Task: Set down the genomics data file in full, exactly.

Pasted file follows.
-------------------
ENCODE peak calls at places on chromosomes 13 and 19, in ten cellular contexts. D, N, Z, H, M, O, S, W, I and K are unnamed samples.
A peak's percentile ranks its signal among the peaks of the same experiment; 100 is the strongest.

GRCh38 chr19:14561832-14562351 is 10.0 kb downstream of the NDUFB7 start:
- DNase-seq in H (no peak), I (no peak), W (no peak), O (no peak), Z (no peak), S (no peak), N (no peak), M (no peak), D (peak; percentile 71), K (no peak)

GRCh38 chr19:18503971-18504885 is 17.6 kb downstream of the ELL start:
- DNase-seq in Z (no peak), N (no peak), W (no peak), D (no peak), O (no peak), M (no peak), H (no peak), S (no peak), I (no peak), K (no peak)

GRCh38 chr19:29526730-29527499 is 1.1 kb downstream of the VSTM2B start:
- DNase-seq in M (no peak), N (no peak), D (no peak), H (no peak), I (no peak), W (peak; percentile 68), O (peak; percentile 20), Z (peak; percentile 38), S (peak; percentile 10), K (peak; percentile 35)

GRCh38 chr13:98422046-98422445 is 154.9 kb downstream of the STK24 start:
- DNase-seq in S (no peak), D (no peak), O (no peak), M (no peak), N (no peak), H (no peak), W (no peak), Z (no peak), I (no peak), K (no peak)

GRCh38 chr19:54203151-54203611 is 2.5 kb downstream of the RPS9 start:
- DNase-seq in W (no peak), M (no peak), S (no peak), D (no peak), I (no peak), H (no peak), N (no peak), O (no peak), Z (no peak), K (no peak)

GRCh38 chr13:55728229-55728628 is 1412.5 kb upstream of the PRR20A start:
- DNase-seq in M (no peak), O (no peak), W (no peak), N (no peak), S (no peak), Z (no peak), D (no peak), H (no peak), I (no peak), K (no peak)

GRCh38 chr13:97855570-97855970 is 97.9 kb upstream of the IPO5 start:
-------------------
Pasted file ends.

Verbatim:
ENCODE peak calls at places on chromosomes 13 and 19, in ten cellular contexts. D, N, Z, H, M, O, S, W, I and K are unnamed samples.
A peak's percentile ranks its signal among the peaks of the same experiment; 100 is the strongest.

GRCh38 chr19:14561832-14562351 is 10.0 kb downstream of the NDUFB7 start:
- DNase-seq in H (no peak), I (no peak), W (no peak), O (no peak), Z (no peak), S (no peak), N (no peak), M (no peak), D (peak; percentile 71), K (no peak)

GRCh38 chr19:18503971-18504885 is 17.6 kb downstream of the ELL start:
- DNase-seq in Z (no peak), N (no peak), W (no peak), D (no peak), O (no peak), M (no peak), H (no peak), S (no peak), I (no peak), K (no peak)

GRCh38 chr19:29526730-29527499 is 1.1 kb downstream of the VSTM2B start:
- DNase-seq in M (no peak), N (no peak), D (no peak), H (no peak), I (no peak), W (peak; percentile 68), O (peak; percentile 20), Z (peak; percentile 38), S (peak; percentile 10), K (peak; percentile 35)

GRCh38 chr13:98422046-98422445 is 154.9 kb downstream of the STK24 start:
- DNase-seq in S (no peak), D (no peak), O (no peak), M (no peak), N (no peak), H (no peak), W (no peak), Z (no peak), I (no peak), K (no peak)

GRCh38 chr19:54203151-54203611 is 2.5 kb downstream of the RPS9 start:
- DNase-seq in W (no peak), M (no peak), S (no peak), D (no peak), I (no peak), H (no peak), N (no peak), O (no peak), Z (no peak), K (no peak)

GRCh38 chr13:55728229-55728628 is 1412.5 kb upstream of the PRR20A start:
- DNase-seq in M (no peak), O (no peak), W (no peak), N (no peak), S (no peak), Z (no peak), D (no peak), H (no peak), I (no peak), K (no peak)

GRCh38 chr13:97855570-97855970 is 97.9 kb upstream of the IPO5 start: